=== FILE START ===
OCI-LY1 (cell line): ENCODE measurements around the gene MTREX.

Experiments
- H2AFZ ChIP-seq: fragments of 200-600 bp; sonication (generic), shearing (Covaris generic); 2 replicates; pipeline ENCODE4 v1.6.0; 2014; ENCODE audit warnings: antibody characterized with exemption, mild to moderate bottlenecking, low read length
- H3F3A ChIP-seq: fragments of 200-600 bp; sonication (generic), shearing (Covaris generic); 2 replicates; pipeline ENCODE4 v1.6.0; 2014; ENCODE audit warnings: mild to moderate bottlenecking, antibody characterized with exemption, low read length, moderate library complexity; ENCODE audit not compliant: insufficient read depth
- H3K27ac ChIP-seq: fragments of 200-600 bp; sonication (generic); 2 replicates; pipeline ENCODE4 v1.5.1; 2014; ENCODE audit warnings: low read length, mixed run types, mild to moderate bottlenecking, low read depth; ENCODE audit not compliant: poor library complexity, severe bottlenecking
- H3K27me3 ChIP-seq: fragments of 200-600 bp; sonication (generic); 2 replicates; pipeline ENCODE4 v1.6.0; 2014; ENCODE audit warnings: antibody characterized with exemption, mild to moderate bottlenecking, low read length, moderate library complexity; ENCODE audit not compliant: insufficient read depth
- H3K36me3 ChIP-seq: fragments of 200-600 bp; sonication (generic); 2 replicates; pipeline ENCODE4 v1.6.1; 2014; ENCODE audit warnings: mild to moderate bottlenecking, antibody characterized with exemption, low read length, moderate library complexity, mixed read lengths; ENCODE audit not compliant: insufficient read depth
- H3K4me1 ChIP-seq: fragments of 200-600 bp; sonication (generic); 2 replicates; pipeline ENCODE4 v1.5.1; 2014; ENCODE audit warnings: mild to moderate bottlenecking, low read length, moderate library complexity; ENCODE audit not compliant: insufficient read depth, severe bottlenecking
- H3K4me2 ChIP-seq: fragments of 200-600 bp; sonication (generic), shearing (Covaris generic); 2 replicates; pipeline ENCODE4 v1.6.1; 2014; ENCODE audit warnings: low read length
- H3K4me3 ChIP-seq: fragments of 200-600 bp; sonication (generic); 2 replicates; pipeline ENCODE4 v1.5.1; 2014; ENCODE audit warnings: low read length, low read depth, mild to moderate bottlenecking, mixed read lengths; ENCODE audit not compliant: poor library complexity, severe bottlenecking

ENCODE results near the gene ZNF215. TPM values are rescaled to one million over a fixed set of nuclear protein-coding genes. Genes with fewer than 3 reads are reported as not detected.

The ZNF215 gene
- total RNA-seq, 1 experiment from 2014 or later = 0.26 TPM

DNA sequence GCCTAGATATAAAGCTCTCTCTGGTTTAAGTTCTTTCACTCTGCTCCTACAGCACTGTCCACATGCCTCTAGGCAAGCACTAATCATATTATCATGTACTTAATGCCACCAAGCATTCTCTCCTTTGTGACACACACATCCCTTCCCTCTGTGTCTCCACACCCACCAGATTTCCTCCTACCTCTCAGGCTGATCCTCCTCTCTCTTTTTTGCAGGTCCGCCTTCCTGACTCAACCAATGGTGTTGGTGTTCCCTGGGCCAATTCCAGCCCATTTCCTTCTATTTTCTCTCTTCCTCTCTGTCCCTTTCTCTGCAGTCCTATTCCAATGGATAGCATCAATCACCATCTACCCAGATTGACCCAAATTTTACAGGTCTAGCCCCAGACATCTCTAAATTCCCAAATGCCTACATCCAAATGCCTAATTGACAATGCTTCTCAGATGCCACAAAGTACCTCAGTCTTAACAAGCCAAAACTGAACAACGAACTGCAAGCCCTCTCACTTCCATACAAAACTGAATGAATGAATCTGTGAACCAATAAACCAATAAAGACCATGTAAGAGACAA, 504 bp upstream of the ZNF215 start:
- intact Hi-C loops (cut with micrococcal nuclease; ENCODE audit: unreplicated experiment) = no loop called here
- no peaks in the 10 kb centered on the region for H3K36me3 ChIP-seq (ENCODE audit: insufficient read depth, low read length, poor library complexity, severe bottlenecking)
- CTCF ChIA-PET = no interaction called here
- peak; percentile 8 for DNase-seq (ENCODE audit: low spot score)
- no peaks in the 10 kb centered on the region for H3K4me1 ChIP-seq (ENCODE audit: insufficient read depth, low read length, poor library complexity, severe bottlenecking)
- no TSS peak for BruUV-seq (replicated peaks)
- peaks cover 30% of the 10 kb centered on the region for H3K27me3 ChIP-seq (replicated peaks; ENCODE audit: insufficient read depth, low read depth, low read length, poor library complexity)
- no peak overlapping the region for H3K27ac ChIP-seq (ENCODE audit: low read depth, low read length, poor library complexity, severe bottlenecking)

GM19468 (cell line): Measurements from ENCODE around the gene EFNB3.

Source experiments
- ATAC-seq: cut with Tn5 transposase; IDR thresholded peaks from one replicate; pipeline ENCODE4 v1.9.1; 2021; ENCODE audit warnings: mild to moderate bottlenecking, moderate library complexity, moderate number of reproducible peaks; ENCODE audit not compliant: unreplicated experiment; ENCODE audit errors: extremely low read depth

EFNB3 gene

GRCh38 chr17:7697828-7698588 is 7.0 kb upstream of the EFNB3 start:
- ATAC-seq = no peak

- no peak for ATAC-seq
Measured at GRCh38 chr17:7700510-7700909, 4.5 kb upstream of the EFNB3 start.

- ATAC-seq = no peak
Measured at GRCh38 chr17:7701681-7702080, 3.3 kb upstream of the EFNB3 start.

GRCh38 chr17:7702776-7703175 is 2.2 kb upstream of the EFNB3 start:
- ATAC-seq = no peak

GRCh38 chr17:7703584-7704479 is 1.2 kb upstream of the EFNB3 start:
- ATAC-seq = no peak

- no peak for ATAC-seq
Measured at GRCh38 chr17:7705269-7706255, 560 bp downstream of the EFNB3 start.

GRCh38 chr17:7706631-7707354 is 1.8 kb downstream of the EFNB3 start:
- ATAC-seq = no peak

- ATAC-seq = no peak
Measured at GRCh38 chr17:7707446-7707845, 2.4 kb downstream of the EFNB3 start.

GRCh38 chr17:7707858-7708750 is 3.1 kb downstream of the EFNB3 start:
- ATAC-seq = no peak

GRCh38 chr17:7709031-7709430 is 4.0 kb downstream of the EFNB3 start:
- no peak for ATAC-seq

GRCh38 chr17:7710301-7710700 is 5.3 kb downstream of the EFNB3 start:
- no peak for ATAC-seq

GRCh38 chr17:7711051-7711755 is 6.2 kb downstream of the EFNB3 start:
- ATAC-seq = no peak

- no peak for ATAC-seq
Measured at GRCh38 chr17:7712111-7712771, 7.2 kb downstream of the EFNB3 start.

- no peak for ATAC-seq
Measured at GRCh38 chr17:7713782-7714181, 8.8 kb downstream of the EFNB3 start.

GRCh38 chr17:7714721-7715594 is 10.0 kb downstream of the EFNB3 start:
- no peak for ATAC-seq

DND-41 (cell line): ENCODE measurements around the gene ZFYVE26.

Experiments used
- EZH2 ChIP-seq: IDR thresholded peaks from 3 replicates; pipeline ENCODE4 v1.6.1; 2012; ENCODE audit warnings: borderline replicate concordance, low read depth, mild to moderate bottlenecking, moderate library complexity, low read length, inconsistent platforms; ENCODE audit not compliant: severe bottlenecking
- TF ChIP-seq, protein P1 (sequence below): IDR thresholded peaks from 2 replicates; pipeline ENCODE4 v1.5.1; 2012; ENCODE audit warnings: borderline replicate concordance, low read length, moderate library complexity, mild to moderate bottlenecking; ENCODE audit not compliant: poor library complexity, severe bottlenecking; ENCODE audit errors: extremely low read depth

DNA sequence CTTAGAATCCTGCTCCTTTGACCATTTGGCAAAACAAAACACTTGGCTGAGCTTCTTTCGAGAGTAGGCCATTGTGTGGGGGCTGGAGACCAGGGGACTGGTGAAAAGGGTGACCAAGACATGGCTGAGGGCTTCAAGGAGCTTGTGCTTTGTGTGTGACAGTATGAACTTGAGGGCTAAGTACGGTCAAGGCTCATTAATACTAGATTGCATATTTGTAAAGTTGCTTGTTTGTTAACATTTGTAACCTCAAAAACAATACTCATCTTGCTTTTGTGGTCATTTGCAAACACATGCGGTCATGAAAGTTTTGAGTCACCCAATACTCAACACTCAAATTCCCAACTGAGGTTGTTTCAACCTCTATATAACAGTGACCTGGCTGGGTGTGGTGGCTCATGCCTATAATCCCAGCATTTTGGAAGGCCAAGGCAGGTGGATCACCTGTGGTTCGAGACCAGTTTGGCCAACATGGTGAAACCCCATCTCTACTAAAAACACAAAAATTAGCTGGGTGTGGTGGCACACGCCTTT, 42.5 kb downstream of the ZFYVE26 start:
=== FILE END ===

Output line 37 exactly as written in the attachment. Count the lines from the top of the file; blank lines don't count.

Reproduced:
- no peak for ATAC-seq